PostGIS is an extension to PostgreSQL that allows for geospatial queries. Here’s how to integrate it into your Rails app

This post is the first of a 2-part series about Rails and PostGIS. Read Part 2.

Installing PostGIS

First up, you’ll need to install the PostGIS extension.

On a Mac with Homebrew:

$ brew update          # fetch latest formulae
$ brew install postgis

This will install PostgreSQL (if you don’t have it already), PostGIS and the necessary dependencies

On Ubuntu 14.04:

$ sudo apt-get update
$ sudo apt-get install postgis postgresql-9.3-postgis-2.1

Integrating PostGIS with Rails

Once you’ve got everything installed, it’s time to integrate PostGIS into your Rails app. To achieve this, we’ll be using the activerecord-postgis-adapter gem, which provides a nice Rails wrapper around the PostGIS query functions and allows you to write geo-aware migrations – all without dropping down into SQL.

The adapter itself uses another gem called RGeo, which provides Ruby bindings to the C libraries GEOS and Proj. These libraries are what PostGIS uses itself internally, and means you can calculate distances and such in Ruby without having to hit the database. The gem provides all the geospatial primitives that are serialised in and out of the database for you when you declare a geospatial column.

The README for activerecord-postgis-adapter covers most of what you need to know, so refer to that to get yourself up and running.

Setup issues

Integrating activerecord-postgis-adapter into our existing app was mostly smooth sailing, but wasn’t without its issues. Here’s some we came across:

Rails 4.0 has a create_extension migration function you can use to include PostGIS in your db/schema.rb, but you may find you need to install the extension manually – particularly if you get errors relating to the absence of a geometry_column relation or a spatial_ref_sys table. Run the Postgres console (psql or rails dbconsole) and then run:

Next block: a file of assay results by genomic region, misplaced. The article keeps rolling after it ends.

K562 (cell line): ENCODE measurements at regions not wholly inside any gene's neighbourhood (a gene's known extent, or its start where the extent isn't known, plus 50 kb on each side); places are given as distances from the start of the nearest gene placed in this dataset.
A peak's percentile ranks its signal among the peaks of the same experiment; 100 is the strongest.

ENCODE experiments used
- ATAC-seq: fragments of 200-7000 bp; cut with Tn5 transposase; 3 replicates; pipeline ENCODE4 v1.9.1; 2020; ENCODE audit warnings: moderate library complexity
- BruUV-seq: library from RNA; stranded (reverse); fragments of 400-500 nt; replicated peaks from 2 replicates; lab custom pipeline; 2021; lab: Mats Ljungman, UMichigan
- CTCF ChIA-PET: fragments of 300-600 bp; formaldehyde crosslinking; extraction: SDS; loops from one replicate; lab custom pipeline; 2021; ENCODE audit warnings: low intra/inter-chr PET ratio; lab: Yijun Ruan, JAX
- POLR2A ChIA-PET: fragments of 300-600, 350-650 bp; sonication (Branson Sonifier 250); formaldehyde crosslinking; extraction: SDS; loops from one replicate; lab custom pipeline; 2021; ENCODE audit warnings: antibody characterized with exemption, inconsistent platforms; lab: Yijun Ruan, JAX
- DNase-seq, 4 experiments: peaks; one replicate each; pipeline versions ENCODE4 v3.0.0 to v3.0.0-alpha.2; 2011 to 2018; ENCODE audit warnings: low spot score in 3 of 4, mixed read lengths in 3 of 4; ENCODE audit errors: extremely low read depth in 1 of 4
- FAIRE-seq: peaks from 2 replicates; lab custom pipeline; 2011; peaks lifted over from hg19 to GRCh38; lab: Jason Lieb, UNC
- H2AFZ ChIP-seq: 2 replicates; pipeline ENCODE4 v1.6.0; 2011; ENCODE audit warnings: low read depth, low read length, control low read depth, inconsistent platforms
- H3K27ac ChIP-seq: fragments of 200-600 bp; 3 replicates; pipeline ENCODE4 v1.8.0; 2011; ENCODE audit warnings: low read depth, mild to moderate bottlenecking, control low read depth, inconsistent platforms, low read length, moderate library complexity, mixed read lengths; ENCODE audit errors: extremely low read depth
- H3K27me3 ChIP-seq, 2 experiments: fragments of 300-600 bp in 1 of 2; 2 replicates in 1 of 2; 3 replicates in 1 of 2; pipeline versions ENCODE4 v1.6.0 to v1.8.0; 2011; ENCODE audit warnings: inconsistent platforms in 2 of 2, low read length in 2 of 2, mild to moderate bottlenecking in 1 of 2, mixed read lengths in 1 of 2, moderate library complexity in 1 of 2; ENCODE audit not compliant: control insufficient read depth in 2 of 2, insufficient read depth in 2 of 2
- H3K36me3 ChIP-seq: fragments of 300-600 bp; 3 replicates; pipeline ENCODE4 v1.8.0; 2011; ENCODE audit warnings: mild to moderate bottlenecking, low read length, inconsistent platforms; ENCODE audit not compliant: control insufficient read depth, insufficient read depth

Error: “Cannot find SRID (4326) in spatial_ref_sys”

One particular error to watch out for is PG::InternalError: ERROR: GetProj4StringSPI: Cannot find SRID (4326) in spatial_ref_sys, which means you’ve probably truncated the internal table PostGIS uses to store information about different projections. In our case, database_cleaner was to blame.

To fix, first amend your (test|spec)_helper.rb to exclude the spatial_ref_sys table whenever truncation is mentioned. If you’re using Avdi Grimm’s database_cleaner setup with RSpec, here’s what you need to change:


config.before(:suite) do

# ...

config.before(:each, js: true) do
  DatabaseCleaner.strategy = :truncation


config.before(:suite) do
  DatabaseCleaner.clean_with(:truncation, except: %w(spatial_ref_sys))

# ...

config.before(:each, js: true) do
  # This looks weird, but it is valid Ruby syntax,
  # since #strategy= is just a method call
  DatabaseCleaner.strategy = :truncation, { except: %w(spatial_ref_sys) }

You’ll then need to restore the contents of the spatial_ref_sys table from the SQL file that should be bundled with the PostGIS package you installed:

$ psql -d name_of_database -f path/to/spatial_ref_sys.sql

With Homebrew, this file is located at:

$ $(brew --prefix)/share/postgis/spatial_ref_sys.sql

For the Ubuntu package above, this file is located at:


Other Linux distros will vary based on the package, but some Googling around should help.

Deploying and CI

Since the activerecord-postgis-adapter gem requires you to specify postgis instead of postgresql as the adapter name in your config/database.yml, you may have issues with services that overwrite or change your config/database.yml file. Heroku, in particular, requires you to re-overwrite the database configuration in an initializer file, which is explained very well in their docs. A similar approach will probably work in other cases.

In our case, Codeship changes the name of the database that it connects to in the test environment to simply <adapter_name>_test. This works normally when using the postgresql adapter, but blew up when we switched to postgis, complaining that the database didn’t exist. We managed to fix it by adding:

bin/rake db:create

into our test setup commands, before bin/rake db:schema:load.


Hopefully, you should now be fully set-up and ready to start integrating some geospatial data into your app. Next time we’ll cover migrations and choosing the right projection, as well as geocoding and using geospatial queries.

Photo by denise.weerke on Flickr